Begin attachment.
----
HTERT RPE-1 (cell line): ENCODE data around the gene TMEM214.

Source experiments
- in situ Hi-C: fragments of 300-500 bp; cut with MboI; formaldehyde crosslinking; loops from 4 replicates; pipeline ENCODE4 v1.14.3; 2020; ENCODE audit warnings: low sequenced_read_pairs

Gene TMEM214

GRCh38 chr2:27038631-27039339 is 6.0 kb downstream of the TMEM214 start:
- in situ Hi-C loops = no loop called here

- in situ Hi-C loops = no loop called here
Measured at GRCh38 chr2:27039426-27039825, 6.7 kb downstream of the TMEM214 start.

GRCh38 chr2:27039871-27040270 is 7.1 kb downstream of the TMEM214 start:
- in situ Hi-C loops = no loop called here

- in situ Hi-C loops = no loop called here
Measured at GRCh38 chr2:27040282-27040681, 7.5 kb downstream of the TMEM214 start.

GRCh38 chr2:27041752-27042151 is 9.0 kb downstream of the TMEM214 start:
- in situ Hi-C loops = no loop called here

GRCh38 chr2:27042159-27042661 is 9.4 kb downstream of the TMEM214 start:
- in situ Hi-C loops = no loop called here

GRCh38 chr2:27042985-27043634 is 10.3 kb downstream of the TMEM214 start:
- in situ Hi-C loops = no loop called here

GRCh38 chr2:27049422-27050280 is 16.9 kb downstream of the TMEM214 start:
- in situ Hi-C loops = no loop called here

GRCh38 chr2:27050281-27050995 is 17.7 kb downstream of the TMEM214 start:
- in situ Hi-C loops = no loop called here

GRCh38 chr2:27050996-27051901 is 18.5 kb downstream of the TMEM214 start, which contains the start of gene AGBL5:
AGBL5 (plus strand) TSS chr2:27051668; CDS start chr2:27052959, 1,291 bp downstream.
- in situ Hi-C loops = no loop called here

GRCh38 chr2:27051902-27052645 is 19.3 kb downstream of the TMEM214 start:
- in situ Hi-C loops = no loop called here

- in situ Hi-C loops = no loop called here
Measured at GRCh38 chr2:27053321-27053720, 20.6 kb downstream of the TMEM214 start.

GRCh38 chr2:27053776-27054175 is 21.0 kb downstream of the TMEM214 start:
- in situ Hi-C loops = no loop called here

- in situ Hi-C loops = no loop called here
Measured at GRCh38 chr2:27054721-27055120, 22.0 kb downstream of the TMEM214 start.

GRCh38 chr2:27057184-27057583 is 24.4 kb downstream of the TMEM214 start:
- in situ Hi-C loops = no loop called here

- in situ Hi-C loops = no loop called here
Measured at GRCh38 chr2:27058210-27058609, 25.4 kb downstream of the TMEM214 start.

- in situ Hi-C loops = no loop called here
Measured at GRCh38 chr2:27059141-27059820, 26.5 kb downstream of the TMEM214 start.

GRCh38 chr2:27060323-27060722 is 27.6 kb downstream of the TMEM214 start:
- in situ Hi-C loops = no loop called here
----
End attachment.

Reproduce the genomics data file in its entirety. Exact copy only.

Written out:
HTERT RPE-1 (cell line): ENCODE data around the gene TMEM214.

Source experiments
- in situ Hi-C: fragments of 300-500 bp; cut with MboI; formaldehyde crosslinking; loops from 4 replicates; pipeline ENCODE4 v1.14.3; 2020; ENCODE audit warnings: low sequenced_read_pairs

Gene TMEM214

GRCh38 chr2:27038631-27039339 is 6.0 kb downstream of the TMEM214 start:
- in situ Hi-C loops = no loop called here

- in situ Hi-C loops = no loop called here
Measured at GRCh38 chr2:27039426-27039825, 6.7 kb downstream of the TMEM214 start.

GRCh38 chr2:27039871-27040270 is 7.1 kb downstream of the TMEM214 start:
- in situ Hi-C loops = no loop called here

- in situ Hi-C loops = no loop called here
Measured at GRCh38 chr2:27040282-27040681, 7.5 kb downstream of the TMEM214 start.

GRCh38 chr2:27041752-27042151 is 9.0 kb downstream of the TMEM214 start:
- in situ Hi-C loops = no loop called here

GRCh38 chr2:27042159-27042661 is 9.4 kb downstream of the TMEM214 start:
- in situ Hi-C loops = no loop called here

GRCh38 chr2:27042985-27043634 is 10.3 kb downstream of the TMEM214 start:
- in situ Hi-C loops = no loop called here

GRCh38 chr2:27049422-27050280 is 16.9 kb downstream of the TMEM214 start:
- in situ Hi-C loops = no loop called here

GRCh38 chr2:27050281-27050995 is 17.7 kb downstream of the TMEM214 start:
- in situ Hi-C loops = no loop called here

GRCh38 chr2:27050996-27051901 is 18.5 kb downstream of the TMEM214 start, which contains the start of gene AGBL5:
AGBL5 (plus strand) TSS chr2:27051668; CDS start chr2:27052959, 1,291 bp downstream.
- in situ Hi-C loops = no loop called here

GRCh38 chr2:27051902-27052645 is 19.3 kb downstream of the TMEM214 start:
- in situ Hi-C loops = no loop called here

- in situ Hi-C loops = no loop called here
Measured at GRCh38 chr2:27053321-27053720, 20.6 kb downstream of the TMEM214 start.

GRCh38 chr2:27053776-27054175 is 21.0 kb downstream of the TMEM214 start:
- in situ Hi-C loops = no loop called here

- in situ Hi-C loops = no loop called here
Measured at GRCh38 chr2:27054721-27055120, 22.0 kb downstream of the TMEM214 start.

GRCh38 chr2:27057184-27057583 is 24.4 kb downstream of the TMEM214 start:
- in situ Hi-C loops = no loop called here

- in situ Hi-C loops = no loop called here
Measured at GRCh38 chr2:27058210-27058609, 25.4 kb downstream of the TMEM214 start.

- in situ Hi-C loops = no loop called here
Measured at GRCh38 chr2:27059141-27059820, 26.5 kb downstream of the TMEM214 start.

GRCh38 chr2:27060323-27060722 is 27.6 kb downstream of the TMEM214 start:
- in situ Hi-C loops = no loop called here